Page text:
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So this past March 15, Ramirez, in Appignani's company, took his complaints to the inspector general. He reported the threat to Al Hazen, special agent in charge of the OIG's Fort Lauderdale office, and said he feared for his family's safety. Hazen, both Ramirez and Appignani concur, acknowledged he was a close friend of James Goldman, an assistant district director in the Florida INS office whom the OIG might have to investigate regarding some of the offensive material. "He said that wouldn't influence his investigation," Ramirez recalls.
On March 19, the Monday following the Hazen meeting, Ramirez received a 90-day warning from his supervisor stating that his work wasn't up to snuff. Such notice is often a preliminary to firing. The timing, Ramirez and Appignani believe, was no coincidence. "I told Al Hazen that I was afraid, my wife was afraid," Ramirez comments. "They wanted to shut me up."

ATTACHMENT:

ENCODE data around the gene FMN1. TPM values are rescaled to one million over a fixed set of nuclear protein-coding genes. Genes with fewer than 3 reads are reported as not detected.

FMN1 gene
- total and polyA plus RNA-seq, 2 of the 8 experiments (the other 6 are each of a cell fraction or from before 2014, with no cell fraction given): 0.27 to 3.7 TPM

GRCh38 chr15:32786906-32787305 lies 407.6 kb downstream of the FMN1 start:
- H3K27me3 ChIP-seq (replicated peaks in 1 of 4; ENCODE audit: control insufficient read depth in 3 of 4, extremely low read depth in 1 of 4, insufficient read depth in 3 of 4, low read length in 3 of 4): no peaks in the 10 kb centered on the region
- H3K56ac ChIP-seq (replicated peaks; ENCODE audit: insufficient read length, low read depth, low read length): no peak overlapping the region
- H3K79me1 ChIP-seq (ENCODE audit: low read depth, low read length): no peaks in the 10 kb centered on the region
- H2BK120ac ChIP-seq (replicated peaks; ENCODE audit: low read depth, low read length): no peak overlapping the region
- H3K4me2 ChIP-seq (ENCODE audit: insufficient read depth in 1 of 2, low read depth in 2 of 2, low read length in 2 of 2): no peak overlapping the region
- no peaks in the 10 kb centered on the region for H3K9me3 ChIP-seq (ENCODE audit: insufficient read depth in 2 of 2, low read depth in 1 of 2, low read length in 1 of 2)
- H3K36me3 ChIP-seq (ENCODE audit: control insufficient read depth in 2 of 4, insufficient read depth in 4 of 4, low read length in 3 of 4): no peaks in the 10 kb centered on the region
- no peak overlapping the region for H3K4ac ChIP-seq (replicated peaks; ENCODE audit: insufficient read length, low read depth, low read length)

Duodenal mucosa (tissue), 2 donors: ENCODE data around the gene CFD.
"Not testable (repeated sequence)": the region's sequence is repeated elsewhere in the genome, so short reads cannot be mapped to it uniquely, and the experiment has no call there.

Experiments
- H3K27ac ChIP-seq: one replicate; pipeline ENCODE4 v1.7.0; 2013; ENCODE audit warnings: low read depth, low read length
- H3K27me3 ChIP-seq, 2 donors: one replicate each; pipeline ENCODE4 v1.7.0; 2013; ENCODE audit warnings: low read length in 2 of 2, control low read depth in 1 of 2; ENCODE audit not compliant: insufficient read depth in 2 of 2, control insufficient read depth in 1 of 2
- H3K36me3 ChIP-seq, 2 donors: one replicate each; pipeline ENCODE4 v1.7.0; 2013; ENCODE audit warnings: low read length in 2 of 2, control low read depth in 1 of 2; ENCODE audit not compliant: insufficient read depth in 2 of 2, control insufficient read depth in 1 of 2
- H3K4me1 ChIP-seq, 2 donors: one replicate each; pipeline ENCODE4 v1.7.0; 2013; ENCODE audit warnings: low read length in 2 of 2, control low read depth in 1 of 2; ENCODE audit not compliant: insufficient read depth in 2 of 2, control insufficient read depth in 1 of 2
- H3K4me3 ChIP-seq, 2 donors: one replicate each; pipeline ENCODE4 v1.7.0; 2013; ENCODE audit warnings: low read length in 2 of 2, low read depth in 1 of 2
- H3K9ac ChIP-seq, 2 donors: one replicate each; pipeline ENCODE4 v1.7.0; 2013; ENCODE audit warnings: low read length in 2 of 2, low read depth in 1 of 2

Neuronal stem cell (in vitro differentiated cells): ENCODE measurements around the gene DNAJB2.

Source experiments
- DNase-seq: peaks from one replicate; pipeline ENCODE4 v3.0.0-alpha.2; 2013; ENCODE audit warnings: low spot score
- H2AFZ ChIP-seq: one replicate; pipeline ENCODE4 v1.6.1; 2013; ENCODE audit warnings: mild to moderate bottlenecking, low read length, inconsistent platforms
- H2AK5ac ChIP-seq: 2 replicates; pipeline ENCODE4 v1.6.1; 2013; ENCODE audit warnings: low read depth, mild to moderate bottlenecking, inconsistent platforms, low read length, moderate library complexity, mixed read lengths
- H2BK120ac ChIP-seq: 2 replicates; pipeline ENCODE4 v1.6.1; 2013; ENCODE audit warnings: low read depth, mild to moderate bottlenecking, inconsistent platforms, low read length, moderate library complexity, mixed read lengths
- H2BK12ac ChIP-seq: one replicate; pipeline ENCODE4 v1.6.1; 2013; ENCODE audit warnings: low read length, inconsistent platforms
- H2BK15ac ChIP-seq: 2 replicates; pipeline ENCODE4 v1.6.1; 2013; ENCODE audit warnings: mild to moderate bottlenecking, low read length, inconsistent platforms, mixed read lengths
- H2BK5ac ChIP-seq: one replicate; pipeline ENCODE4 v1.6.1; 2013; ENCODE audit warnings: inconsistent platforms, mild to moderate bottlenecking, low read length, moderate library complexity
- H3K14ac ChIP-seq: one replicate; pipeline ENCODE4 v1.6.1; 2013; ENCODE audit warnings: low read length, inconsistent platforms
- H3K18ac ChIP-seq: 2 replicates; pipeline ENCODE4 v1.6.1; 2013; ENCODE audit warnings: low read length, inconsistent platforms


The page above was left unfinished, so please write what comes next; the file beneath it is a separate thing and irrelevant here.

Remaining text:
In the aftermath Appignani has contacted Ashcroft and U.S. representatives Lincoln Diaz-Balart and Ileana Ros-Lehtinen about the situation. He has requested an investigation and a transfer for Ramirez. So far he has received no response. The situation, says Appignani, has become akin to that of Frank Serpico, a New York City cop who disclosed corruption within his department. Retribution and violence are in the air.
Meanwhile tension is high at Ramirez's home. His wife, Patty, tearfully admits she is afraid to go the park with her kids. She believes someone from the INS will snatch them. She refuses even to go grocery shopping without her husband. "I can only plead," she says. "If anyone has the authority to transfer my husband out of the South Florida district, please do it. Now."